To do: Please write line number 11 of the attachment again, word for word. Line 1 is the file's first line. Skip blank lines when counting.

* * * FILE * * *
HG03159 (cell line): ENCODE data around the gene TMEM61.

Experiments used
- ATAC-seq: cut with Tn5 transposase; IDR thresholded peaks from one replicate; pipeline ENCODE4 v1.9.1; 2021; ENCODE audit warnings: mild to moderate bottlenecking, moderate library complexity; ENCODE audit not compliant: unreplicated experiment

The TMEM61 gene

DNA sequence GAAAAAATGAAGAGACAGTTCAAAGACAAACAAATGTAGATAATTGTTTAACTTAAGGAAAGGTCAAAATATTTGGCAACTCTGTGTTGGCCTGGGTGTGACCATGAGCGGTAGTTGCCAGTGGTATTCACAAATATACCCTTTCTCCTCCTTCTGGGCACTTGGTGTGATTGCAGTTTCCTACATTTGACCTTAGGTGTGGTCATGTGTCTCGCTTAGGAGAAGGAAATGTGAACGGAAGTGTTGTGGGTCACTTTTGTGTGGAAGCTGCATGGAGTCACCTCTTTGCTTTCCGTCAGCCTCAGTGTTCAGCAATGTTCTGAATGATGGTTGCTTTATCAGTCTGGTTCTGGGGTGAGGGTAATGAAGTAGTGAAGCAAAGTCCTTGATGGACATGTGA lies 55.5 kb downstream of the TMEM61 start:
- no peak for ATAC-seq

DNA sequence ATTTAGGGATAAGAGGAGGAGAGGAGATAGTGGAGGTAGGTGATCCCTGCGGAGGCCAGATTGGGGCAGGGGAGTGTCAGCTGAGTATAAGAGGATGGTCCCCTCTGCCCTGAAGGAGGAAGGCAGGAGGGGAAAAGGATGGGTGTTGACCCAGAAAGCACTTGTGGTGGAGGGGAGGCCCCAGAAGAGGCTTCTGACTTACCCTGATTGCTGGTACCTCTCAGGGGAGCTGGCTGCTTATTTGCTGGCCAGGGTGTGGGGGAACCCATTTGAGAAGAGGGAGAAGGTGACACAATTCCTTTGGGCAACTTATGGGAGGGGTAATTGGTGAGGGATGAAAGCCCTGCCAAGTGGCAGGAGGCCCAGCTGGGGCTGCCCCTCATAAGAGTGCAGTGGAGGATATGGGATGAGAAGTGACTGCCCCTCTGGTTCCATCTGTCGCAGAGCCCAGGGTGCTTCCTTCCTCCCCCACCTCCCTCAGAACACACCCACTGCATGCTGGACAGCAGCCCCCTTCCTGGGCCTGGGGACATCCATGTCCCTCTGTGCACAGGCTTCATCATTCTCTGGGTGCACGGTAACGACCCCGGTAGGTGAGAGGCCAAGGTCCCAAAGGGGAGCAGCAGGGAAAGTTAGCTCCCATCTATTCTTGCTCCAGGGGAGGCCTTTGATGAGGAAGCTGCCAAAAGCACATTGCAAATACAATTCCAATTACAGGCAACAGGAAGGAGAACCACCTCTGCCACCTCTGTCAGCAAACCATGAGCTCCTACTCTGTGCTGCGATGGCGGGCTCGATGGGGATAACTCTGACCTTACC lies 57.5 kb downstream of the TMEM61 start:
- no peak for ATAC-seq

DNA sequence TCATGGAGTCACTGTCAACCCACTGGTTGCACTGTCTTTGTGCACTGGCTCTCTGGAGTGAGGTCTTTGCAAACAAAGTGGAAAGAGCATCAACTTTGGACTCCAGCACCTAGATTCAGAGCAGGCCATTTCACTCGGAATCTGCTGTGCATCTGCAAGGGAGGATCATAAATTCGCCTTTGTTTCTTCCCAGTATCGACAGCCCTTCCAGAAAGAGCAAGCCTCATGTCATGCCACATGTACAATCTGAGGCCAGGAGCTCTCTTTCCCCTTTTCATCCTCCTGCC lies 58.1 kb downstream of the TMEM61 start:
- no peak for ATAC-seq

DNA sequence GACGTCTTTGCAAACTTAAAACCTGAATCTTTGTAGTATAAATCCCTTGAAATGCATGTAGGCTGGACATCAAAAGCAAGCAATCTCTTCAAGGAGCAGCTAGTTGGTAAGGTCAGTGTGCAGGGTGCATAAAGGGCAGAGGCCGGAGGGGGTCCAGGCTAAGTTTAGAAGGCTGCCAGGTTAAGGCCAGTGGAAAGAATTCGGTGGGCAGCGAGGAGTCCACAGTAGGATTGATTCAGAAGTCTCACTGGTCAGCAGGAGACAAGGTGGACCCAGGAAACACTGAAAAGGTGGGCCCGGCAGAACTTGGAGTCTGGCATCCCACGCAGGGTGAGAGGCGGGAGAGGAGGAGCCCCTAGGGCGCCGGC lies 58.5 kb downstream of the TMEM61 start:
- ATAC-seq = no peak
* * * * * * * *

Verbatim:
DNA sequence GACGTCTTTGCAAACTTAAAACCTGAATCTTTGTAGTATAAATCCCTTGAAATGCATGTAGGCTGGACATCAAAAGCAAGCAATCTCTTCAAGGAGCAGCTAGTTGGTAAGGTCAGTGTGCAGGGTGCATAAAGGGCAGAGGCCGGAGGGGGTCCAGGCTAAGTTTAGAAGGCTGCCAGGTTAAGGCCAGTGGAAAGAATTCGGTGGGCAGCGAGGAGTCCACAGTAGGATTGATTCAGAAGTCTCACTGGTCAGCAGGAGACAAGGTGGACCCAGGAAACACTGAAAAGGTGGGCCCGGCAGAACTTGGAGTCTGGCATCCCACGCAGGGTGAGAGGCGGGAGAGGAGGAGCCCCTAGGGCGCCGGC lies 58.5 kb downstream of the TMEM61 start: